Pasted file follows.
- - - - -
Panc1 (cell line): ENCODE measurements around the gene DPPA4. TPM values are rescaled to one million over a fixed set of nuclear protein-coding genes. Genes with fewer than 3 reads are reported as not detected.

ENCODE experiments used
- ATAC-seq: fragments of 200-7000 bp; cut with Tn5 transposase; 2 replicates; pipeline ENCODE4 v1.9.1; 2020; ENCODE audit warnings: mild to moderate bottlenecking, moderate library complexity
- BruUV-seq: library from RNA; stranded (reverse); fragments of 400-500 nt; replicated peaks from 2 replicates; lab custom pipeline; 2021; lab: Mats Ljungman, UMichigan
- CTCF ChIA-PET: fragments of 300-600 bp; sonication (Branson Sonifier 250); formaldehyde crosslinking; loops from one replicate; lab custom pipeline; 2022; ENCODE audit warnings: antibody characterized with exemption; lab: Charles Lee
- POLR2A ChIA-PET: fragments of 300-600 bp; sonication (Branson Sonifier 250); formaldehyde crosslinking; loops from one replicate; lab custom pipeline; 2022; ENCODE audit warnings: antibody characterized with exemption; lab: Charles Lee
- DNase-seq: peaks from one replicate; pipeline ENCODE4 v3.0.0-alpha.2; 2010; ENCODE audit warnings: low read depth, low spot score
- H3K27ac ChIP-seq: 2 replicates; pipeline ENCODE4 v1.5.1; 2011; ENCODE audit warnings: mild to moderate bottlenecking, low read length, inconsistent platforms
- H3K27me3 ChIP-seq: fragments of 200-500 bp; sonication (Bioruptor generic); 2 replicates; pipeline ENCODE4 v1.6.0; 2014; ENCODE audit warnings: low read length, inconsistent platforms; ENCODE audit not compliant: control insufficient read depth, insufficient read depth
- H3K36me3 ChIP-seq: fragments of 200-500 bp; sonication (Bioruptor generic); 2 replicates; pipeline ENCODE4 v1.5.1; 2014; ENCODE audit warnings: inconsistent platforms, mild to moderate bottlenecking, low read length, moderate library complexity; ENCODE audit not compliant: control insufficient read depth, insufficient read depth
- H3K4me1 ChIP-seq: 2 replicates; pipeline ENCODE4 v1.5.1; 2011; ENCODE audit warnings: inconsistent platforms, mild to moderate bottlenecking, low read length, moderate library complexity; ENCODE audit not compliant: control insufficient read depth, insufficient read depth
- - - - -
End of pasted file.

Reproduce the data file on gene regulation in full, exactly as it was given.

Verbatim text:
Panc1 (cell line): ENCODE measurements around the gene DPPA4. TPM values are rescaled to one million over a fixed set of nuclear protein-coding genes. Genes with fewer than 3 reads are reported as not detected.

ENCODE experiments used
- ATAC-seq: fragments of 200-7000 bp; cut with Tn5 transposase; 2 replicates; pipeline ENCODE4 v1.9.1; 2020; ENCODE audit warnings: mild to moderate bottlenecking, moderate library complexity
- BruUV-seq: library from RNA; stranded (reverse); fragments of 400-500 nt; replicated peaks from 2 replicates; lab custom pipeline; 2021; lab: Mats Ljungman, UMichigan
- CTCF ChIA-PET: fragments of 300-600 bp; sonication (Branson Sonifier 250); formaldehyde crosslinking; loops from one replicate; lab custom pipeline; 2022; ENCODE audit warnings: antibody characterized with exemption; lab: Charles Lee
- POLR2A ChIA-PET: fragments of 300-600 bp; sonication (Branson Sonifier 250); formaldehyde crosslinking; loops from one replicate; lab custom pipeline; 2022; ENCODE audit warnings: antibody characterized with exemption; lab: Charles Lee
- DNase-seq: peaks from one replicate; pipeline ENCODE4 v3.0.0-alpha.2; 2010; ENCODE audit warnings: low read depth, low spot score
- H3K27ac ChIP-seq: 2 replicates; pipeline ENCODE4 v1.5.1; 2011; ENCODE audit warnings: mild to moderate bottlenecking, low read length, inconsistent platforms
- H3K27me3 ChIP-seq: fragments of 200-500 bp; sonication (Bioruptor generic); 2 replicates; pipeline ENCODE4 v1.6.0; 2014; ENCODE audit warnings: low read length, inconsistent platforms; ENCODE audit not compliant: control insufficient read depth, insufficient read depth
- H3K36me3 ChIP-seq: fragments of 200-500 bp; sonication (Bioruptor generic); 2 replicates; pipeline ENCODE4 v1.5.1; 2014; ENCODE audit warnings: inconsistent platforms, mild to moderate bottlenecking, low read length, moderate library complexity; ENCODE audit not compliant: control insufficient read depth, insufficient read depth
- H3K4me1 ChIP-seq: 2 replicates; pipeline ENCODE4 v1.5.1; 2011; ENCODE audit warnings: inconsistent platforms, mild to moderate bottlenecking, low read length, moderate library complexity; ENCODE audit not compliant: control insufficient read depth, insufficient read depth